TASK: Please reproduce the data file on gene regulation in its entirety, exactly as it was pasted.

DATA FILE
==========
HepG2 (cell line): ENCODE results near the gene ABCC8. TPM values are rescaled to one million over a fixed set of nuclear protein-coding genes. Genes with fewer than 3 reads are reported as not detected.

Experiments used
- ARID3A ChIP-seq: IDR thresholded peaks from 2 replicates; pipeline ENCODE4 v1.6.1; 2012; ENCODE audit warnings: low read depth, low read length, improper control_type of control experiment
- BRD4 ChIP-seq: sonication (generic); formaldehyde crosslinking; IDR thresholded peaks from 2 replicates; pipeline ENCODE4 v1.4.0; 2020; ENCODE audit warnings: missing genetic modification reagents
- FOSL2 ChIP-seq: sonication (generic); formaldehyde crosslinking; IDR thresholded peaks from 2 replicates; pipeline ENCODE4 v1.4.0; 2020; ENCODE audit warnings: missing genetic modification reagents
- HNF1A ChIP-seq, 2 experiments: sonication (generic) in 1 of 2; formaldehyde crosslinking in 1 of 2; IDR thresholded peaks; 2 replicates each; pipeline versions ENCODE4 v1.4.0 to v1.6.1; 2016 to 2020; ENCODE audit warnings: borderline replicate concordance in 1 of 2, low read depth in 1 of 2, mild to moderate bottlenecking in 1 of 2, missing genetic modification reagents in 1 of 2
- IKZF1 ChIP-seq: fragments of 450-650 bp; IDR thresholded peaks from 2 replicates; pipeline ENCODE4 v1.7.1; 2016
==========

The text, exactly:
HepG2 (cell line): ENCODE results near the gene ABCC8. TPM values are rescaled to one million over a fixed set of nuclear protein-coding genes. Genes with fewer than 3 reads are reported as not detected.

Experiments used
- ARID3A ChIP-seq: IDR thresholded peaks from 2 replicates; pipeline ENCODE4 v1.6.1; 2012; ENCODE audit warnings: low read depth, low read length, improper control_type of control experiment
- BRD4 ChIP-seq: sonication (generic); formaldehyde crosslinking; IDR thresholded peaks from 2 replicates; pipeline ENCODE4 v1.4.0; 2020; ENCODE audit warnings: missing genetic modification reagents
- FOSL2 ChIP-seq: sonication (generic); formaldehyde crosslinking; IDR thresholded peaks from 2 replicates; pipeline ENCODE4 v1.4.0; 2020; ENCODE audit warnings: missing genetic modification reagents
- HNF1A ChIP-seq, 2 experiments: sonication (generic) in 1 of 2; formaldehyde crosslinking in 1 of 2; IDR thresholded peaks; 2 replicates each; pipeline versions ENCODE4 v1.4.0 to v1.6.1; 2016 to 2020; ENCODE audit warnings: borderline replicate concordance in 1 of 2, low read depth in 1 of 2, mild to moderate bottlenecking in 1 of 2, missing genetic modification reagents in 1 of 2
- IKZF1 ChIP-seq: fragments of 450-650 bp; IDR thresholded peaks from 2 replicates; pipeline ENCODE4 v1.7.1; 2016